Jack Tuckwell is a UK sculptor who sells on Etsy as Alarm Eighteen, in a store that features silhouettes cut out of pages from fantasy novels like The Hobbit, Lord of the Rings, Harry Potter, and Game of Thrones: Bag End, Barad-dûr, Harry Potter vols 1-7. Read the rest

Cthulhu pint glasses

Jeffery Woods is a glassmaker who sells his custom-etched/painted glassware on Etsy, including these Cthulhu-inpsired tentacle pint glasses, $65 for four. Read the rest

War Boy bandanas

Matthew "Gianteye" Borgatti, creator of the Guy Fawkes bandana and dangly lockpick earrings, has done it again with the $20 War Boy Bandana: "YOU WILL RIDE INTO VALHALLA SHINY AND CHROME!" Read the rest

Gorgeous nerdy textiles

Detroit's Cyberoptix make hundreds of beautiful, nerdy textiles: linen library due-date scarves (also available as silk ties); bandana print neckties; chemical warfare ties; civil defense med-kit scarves; notebook-paper silk pocket squares (also scarves) and felted wool neckties -- all made to order in a wide variety of colors! Read the rest

Kirk/Spock/Delft china pattern tote

This beautiful, reversible Kirk/Spock tote reminds me of Delft china patterns (see below): it's $22 from April in Sacramento. (via Geeky Merch)

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Little Library: miniature book-charms for necklaces, bracelets and earrings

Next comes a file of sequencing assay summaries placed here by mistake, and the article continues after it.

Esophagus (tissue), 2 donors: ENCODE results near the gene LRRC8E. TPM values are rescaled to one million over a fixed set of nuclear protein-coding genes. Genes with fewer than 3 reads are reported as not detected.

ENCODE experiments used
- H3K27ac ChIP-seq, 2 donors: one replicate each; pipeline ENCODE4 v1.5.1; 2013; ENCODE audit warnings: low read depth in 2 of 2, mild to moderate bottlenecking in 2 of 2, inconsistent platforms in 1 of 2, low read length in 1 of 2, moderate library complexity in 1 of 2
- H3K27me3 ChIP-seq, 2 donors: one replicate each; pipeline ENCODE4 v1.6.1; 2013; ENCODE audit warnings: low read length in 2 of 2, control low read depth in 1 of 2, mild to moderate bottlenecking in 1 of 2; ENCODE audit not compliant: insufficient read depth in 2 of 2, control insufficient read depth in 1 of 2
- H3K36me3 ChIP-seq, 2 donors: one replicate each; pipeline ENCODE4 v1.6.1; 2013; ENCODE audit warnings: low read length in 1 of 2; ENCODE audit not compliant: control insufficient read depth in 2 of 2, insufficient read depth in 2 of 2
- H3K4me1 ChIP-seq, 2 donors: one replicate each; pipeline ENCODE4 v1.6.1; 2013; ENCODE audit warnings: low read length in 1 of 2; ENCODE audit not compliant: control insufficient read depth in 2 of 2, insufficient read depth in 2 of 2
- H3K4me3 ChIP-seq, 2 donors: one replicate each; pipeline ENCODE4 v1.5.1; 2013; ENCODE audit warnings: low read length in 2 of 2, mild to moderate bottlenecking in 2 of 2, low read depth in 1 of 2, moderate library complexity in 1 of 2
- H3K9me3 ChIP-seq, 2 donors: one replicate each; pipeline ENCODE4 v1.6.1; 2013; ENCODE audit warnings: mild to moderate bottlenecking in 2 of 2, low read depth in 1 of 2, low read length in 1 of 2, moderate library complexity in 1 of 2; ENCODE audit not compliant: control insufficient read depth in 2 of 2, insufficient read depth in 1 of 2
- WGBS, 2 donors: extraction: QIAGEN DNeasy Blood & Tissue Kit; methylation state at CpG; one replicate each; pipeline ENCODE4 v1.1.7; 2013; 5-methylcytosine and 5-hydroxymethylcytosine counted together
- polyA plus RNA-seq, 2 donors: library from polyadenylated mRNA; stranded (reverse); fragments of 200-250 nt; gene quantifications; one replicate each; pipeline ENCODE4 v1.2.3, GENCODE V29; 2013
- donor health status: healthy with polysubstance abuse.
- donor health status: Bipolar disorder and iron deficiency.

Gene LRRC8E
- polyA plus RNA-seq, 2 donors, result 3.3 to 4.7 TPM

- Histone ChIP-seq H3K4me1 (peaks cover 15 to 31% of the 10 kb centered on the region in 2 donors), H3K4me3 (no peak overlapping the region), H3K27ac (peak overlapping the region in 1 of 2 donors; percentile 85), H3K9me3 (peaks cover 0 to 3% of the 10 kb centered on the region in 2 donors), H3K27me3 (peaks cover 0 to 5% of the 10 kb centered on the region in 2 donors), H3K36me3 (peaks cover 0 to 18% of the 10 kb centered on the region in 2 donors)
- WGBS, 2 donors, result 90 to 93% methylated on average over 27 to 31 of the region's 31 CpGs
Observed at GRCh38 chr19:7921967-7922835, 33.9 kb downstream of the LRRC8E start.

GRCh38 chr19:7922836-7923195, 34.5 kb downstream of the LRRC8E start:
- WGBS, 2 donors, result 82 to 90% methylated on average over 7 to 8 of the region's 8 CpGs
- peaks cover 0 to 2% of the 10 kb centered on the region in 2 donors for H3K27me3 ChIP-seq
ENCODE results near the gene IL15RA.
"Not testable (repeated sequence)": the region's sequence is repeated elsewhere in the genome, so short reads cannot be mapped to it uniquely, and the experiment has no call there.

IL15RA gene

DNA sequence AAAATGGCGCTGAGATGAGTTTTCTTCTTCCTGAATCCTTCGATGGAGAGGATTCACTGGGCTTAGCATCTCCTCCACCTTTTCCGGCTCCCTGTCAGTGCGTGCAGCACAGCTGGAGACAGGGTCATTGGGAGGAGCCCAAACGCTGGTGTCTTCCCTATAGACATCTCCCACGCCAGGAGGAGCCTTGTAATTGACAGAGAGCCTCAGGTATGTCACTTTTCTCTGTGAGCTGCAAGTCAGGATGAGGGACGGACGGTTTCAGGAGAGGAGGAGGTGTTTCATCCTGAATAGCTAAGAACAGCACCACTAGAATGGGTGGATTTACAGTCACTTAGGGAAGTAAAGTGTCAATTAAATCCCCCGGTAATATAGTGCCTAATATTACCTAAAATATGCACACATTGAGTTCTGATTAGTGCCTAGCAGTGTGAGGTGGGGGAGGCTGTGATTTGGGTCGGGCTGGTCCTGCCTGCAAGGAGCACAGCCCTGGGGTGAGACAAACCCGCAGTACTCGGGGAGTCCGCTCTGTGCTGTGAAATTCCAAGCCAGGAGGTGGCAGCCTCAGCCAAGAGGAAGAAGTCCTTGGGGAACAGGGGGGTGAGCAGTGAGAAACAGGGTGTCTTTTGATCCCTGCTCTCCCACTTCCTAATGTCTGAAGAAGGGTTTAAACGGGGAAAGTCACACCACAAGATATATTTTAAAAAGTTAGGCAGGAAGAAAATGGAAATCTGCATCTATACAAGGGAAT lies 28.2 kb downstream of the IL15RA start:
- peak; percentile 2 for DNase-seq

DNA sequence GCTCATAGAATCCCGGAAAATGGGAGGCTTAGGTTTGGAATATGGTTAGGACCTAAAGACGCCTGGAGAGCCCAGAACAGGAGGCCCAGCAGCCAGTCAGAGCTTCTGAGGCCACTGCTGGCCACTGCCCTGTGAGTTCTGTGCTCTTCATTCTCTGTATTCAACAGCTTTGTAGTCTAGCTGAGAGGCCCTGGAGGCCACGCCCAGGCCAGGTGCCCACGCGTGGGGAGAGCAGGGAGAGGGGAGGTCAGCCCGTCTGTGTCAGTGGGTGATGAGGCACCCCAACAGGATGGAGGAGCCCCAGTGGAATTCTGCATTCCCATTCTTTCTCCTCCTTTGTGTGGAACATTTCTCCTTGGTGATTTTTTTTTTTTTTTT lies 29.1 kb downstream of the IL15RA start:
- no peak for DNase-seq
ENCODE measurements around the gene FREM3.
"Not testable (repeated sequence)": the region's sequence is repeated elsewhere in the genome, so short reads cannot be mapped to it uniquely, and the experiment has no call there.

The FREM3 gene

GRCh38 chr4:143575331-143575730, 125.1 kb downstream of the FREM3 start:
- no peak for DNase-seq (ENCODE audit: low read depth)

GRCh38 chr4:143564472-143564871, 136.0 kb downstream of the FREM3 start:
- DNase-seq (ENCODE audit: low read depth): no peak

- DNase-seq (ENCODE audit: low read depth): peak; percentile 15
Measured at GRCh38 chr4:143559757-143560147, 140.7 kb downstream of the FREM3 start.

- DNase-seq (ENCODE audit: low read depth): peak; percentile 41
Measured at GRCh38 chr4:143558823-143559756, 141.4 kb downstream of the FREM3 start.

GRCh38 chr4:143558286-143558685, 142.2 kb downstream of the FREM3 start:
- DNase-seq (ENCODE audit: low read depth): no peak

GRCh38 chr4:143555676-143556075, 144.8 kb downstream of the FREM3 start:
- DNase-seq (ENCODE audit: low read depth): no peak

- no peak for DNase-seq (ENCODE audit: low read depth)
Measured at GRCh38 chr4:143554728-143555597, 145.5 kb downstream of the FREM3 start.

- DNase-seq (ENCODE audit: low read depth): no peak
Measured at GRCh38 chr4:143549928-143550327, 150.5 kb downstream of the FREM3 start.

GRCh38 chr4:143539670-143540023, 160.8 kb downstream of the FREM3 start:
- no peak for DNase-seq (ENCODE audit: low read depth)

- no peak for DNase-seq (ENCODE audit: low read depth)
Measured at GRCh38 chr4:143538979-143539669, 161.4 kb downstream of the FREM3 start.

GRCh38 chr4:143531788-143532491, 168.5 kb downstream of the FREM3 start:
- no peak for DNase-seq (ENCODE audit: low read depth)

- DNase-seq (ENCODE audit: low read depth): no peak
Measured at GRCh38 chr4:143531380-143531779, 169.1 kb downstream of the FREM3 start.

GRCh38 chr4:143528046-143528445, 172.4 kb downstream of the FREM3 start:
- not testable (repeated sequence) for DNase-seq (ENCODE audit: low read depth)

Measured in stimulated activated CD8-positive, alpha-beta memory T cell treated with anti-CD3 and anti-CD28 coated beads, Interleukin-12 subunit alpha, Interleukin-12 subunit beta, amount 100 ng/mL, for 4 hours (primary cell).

From Abigail in Sterling, Scotland: tiny, adorable, books you wear: The Hobbit, The Little Prince, Harry Potter, To Kill a Mockingbird, Sherlock Holmes, The Fault in Our Stars, Alice in Wonderland, and any other book you desire. Read the rest

Haunted Mansion Graveyard Scene made from My Little Ponies

Silverband 7 executed an outstanding, spectacular rendition of Marc Davis's character-design masterpiece, the graveyard scene from the Haunted Mansion, using modded and scratch-built My Little Pony toys. Read the rest

Etsy on why it banned magic spells

Etsy banned metaphysical goods recently, to the furious wrath of those selling spells, enchantments and other supernatural intangibles. Read the rest

3D printed steel Sonic Screwdriver pendant

In the style of the 11th Doctor, $26 from Niquegeek, whom we've featured here for their 3D printed Weighted Companion Cube dice. (via Geeky Merch) Read the rest

LED cloud lights

The battery-powered LED cloud is handmade in Australia and projects a moon and stars on the ceiling above. Read the rest

Etsy launches a crowdfunding platform

It's a natural idea for the company, which has a long history of bringing together makers and artists with the audiences for their handiwork. Read the rest

Fury Road Ponies: Guzziline is Magic!

Artist Kelsey Wailes (Etsy) modded a set of Mad Max: Fury Road My Little Ponies of outstanding glory. Read the rest

Crazily chunky knitwear and blankets

Etsy's Ohhio knits with crazily thick Merino wool yarn in 70 colors that runs 3"/stitch: the cuddliest blankets; lush scarves and giant cowls (via Crazy Abalone). Read the rest

3D printed precious metal science jewelry that benefits open science curriculum

Luk Cox Idoya Lahortiga, AKA Somersault 18:24, are jewelers who makes 3D printed science objects in gold, brass and silver, like the Darwinian phylogenetic tree necklace pictured above, and invests the profits in freely usable and shareable science education resources. Read the rest